Quimby did indeed become the first American woman to earn a pilot’s license, license #37 on August 1st, 1911 sanctioned by the Federation Aeronautique Internationale and administered by the Aero Club of America. With license in hand, she set out to create a striking persona that was equal parts aviator and cover girl. She knew that her charm and good looks could be used to advance her own career as well as the general public’s acceptance of aviation. She donned a stunning violet satin flying suit and looked every bit the “Dresden China aviatrix” that reporters breathlessly described. After years of writing about and photographing the exploits of others, Quimby had suddenly found her home on the opposite side of the camera. She was comfortable there and her airborne exploits became the stuff of legend.
Quimby joined an exhibition group and began competing in a variety of meets. She became close friends with the second American woman to earn a pilot’s license, Matilde Moisant, John’s sister. Less than a month after earning her pilot’s license, Harriet had already won her first cross-country race with the accompanying $600 purse. On September 04th, 1911 at the Richmond County Fair and before 15,000 people Quimby became the first woman to fly an aeroplane at night. She collected the handsome sum of $1500 for her 7 minute night flight.
Quimby became known as an extremely safe pilot, someone dedicated to pre-flight checks and the use of seat belts. She wrote a detailed article on how to avoid the dangers of flight. That article helped to establish the necessity of checklists, so much a part of every contemporary pilot’s routine.
Many argue, with considerable merit, that Harriet Quimby may have been the most influential pilot of her time. Women dreamed of experiencing the freedom that Harriet enjoyed in the cockpit. Men found themselves testing the limits of the sky, with the conviction “if a woman can do it, certainly I can!”
On April 16th, 1912 – one day after the sinking of the Titantic — Quimby’s fame reached its zenith as she climbed into her Bleriot biplane and headed out over the white cliffs of Dover in search of a safe landing in Calais, France.
Her flight was a resounding success and Quimby’s place in history was destined to be far more than a footnote. She continued to write compelling articles about pilots and aircraft, and she traveled the country, making numerous appearances, and being handsomely paid for her efforts.
In September 1912 an article which Quimby had drafted earlier was published by Good Housekeeping and that article extolled the value of aviation as the ideal sport for women. “There is no sport that affords the same amount of excitement and enjoyment, and exacts in return so little muscular strength. It is easier than walking, driving or automobiling; easier than golf or tennis … Flying is a fine, dignified sport for women…and there is no reason to be afraid so long as one is careful.”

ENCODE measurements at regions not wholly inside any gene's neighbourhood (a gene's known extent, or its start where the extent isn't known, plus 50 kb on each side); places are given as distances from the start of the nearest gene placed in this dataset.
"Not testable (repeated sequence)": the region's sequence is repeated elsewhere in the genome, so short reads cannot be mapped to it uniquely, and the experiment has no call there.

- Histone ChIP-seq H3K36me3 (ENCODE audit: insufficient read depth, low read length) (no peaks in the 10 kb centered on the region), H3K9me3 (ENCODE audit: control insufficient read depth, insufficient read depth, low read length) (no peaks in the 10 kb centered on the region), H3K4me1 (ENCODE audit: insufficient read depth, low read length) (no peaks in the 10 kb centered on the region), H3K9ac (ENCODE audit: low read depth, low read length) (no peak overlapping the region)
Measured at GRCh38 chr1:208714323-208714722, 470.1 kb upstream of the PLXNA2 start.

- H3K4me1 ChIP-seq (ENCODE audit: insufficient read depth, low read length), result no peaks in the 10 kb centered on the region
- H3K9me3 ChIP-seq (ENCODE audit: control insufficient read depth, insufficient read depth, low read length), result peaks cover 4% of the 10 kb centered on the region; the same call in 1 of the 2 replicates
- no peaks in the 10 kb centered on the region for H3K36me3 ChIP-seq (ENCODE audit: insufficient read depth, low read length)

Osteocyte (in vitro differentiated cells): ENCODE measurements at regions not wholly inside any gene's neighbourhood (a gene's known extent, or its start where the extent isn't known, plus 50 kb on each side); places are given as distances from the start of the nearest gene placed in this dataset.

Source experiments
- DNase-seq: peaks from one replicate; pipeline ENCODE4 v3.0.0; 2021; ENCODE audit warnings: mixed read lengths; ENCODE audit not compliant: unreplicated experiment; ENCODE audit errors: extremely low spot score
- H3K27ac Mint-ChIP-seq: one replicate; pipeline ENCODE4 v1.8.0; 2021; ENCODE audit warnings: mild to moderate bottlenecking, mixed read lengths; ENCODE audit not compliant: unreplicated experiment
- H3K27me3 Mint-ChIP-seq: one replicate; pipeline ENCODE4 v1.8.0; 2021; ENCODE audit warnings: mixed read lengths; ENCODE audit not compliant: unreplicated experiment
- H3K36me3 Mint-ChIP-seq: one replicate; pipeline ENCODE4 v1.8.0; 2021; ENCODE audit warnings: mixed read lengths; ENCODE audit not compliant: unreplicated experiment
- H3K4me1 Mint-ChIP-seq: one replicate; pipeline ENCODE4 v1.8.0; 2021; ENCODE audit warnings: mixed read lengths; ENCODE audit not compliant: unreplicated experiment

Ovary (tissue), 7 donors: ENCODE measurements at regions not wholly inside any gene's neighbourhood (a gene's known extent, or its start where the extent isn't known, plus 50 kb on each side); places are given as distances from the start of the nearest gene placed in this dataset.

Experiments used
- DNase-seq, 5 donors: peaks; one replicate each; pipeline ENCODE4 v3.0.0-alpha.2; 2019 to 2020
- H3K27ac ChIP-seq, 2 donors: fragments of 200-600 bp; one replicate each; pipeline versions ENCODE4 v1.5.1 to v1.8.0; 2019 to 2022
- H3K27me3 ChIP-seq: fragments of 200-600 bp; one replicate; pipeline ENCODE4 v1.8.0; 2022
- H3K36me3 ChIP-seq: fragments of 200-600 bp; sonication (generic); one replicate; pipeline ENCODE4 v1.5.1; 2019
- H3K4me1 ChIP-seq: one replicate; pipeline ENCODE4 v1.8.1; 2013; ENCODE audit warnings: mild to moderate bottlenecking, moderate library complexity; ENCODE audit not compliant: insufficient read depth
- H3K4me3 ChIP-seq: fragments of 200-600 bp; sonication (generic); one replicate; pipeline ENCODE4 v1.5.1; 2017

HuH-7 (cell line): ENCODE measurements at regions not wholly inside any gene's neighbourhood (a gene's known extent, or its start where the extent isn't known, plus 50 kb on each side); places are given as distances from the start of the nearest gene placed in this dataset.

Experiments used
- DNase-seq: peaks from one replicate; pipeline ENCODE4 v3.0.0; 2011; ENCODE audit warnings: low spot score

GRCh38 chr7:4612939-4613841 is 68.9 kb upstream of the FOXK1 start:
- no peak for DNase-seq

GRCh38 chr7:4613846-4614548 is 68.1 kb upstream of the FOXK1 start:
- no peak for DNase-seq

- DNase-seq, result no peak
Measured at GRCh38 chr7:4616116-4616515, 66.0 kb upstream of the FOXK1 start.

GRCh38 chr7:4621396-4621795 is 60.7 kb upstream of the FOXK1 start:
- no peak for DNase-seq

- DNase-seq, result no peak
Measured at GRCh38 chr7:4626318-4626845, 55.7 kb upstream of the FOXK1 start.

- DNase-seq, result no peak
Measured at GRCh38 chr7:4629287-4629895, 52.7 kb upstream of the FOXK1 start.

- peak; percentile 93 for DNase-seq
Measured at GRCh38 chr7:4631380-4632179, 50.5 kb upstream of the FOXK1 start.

After completing that article, Quimby departed for the Harvard-Boston Aviation Meet, where she would be one of the headlining attractions. After a successful opening day, filled with interviews, photographs and demonstration flights, Quimby decided that she would fly the course that had been laid out for the next day’s record attempt. She offered a ride to event organizer William Willard, who flipped a coin with his son Charles to determine who would get the ride. William won and enthusiastically climbed into Quimby’s Bleriot.
The events that followed have been discussed and debated for decades. All that is known for certain is what observers saw from the ground. Returning from a 20-minute flight, Quimby’s Bleriot circled the aviation field and headed out over the water, silhouetted against a stunning sunset. But suddenly the airplane appeared to almost stand on end before plunging earthward at a high rate of speed. Almost immediately, Mr. Willard was tossed from his seat, and Quimby soon followed. As five thousand spectators gasped in horror, pilot and passenger struck the water some 300 feet from shore.
Endless arguments followed as to the cause of the crash. Lincoln Beachey, who would later die in an aviation accident, speculated that Harriet – being a delicate female – had been overcome by the rush of wind and had fainted. Glenn Curtiss argued that such an accident would never have happened had Harriet and her passenger been properly strapped in.
Those who knew Harriet Quimby knew that she was too sturdy and too safety- conscious for either scenario to be accurate. She was not the kind to swoon, nor the kind to ignore the realities and dangers of flight. Whatever the cause of the tragic accident, Harriet Quimby – America’s beautiful and dynamic female voice of aviation – was forever silenced. Her achievements and adventures, however, would live on. They would live on in the lives of female aviators yet to come: Amelia Earhart, Jackie Cochran, Anne Morrow Lindbergh, and so many more.
Harriet Quimby blazed the trail and followed it with passion and conviction. She willingly assumed the risks and earnestly told a nation that aviation was not a passing fad, but that it would change the world. In so doing, Harriet Quimby changed the world. For her lasting impact on aviation and aviators, Harriet Quimby is enshrined into the National Aviation Hall of Fame.